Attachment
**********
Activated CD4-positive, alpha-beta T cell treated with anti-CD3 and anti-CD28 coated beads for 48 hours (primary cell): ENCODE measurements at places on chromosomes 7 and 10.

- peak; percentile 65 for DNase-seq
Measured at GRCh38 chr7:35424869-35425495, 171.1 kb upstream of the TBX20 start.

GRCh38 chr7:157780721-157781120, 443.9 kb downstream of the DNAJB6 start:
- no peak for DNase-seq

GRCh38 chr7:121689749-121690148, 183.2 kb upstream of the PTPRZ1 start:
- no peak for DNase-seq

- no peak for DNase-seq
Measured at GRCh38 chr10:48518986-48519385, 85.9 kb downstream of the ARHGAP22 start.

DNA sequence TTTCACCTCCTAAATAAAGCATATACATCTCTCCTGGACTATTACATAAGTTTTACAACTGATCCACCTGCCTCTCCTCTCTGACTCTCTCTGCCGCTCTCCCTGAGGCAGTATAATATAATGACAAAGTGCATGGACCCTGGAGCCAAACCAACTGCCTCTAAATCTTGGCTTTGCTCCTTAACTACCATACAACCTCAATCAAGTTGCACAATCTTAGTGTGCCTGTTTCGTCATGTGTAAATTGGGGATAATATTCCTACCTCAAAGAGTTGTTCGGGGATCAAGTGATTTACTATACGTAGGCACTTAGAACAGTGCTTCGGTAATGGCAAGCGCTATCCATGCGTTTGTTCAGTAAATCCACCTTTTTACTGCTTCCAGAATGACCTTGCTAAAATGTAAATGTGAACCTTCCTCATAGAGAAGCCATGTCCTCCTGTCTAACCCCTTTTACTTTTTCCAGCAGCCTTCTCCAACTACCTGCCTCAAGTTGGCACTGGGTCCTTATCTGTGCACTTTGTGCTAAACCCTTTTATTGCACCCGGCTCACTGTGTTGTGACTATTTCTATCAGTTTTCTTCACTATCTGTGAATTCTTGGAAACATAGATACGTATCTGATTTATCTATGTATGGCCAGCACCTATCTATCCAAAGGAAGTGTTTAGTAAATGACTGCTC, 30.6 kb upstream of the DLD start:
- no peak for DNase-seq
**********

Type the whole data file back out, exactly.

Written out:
Activated CD4-positive, alpha-beta T cell treated with anti-CD3 and anti-CD28 coated beads for 48 hours (primary cell): ENCODE measurements at places on chromosomes 7 and 10.

- peak; percentile 65 for DNase-seq
Measured at GRCh38 chr7:35424869-35425495, 171.1 kb upstream of the TBX20 start.

GRCh38 chr7:157780721-157781120, 443.9 kb downstream of the DNAJB6 start:
- no peak for DNase-seq

GRCh38 chr7:121689749-121690148, 183.2 kb upstream of the PTPRZ1 start:
- no peak for DNase-seq

- no peak for DNase-seq
Measured at GRCh38 chr10:48518986-48519385, 85.9 kb downstream of the ARHGAP22 start.

DNA sequence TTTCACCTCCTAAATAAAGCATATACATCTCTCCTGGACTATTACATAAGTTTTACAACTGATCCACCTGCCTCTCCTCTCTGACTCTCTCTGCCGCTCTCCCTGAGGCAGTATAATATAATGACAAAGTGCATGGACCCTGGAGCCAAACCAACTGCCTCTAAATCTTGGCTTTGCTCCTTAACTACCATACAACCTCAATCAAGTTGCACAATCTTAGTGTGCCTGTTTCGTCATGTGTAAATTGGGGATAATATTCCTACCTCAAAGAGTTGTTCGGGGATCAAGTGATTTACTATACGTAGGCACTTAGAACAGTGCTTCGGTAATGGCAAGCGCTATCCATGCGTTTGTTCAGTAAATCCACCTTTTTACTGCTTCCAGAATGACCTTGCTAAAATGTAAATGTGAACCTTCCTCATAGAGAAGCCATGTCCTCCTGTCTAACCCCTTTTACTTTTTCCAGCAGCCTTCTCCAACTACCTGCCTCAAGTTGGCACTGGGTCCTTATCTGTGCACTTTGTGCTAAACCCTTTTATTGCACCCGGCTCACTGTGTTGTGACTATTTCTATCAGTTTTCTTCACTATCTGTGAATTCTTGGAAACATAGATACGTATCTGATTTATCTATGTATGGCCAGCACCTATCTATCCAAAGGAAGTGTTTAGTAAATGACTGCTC, 30.6 kb upstream of the DLD start:
- no peak for DNase-seq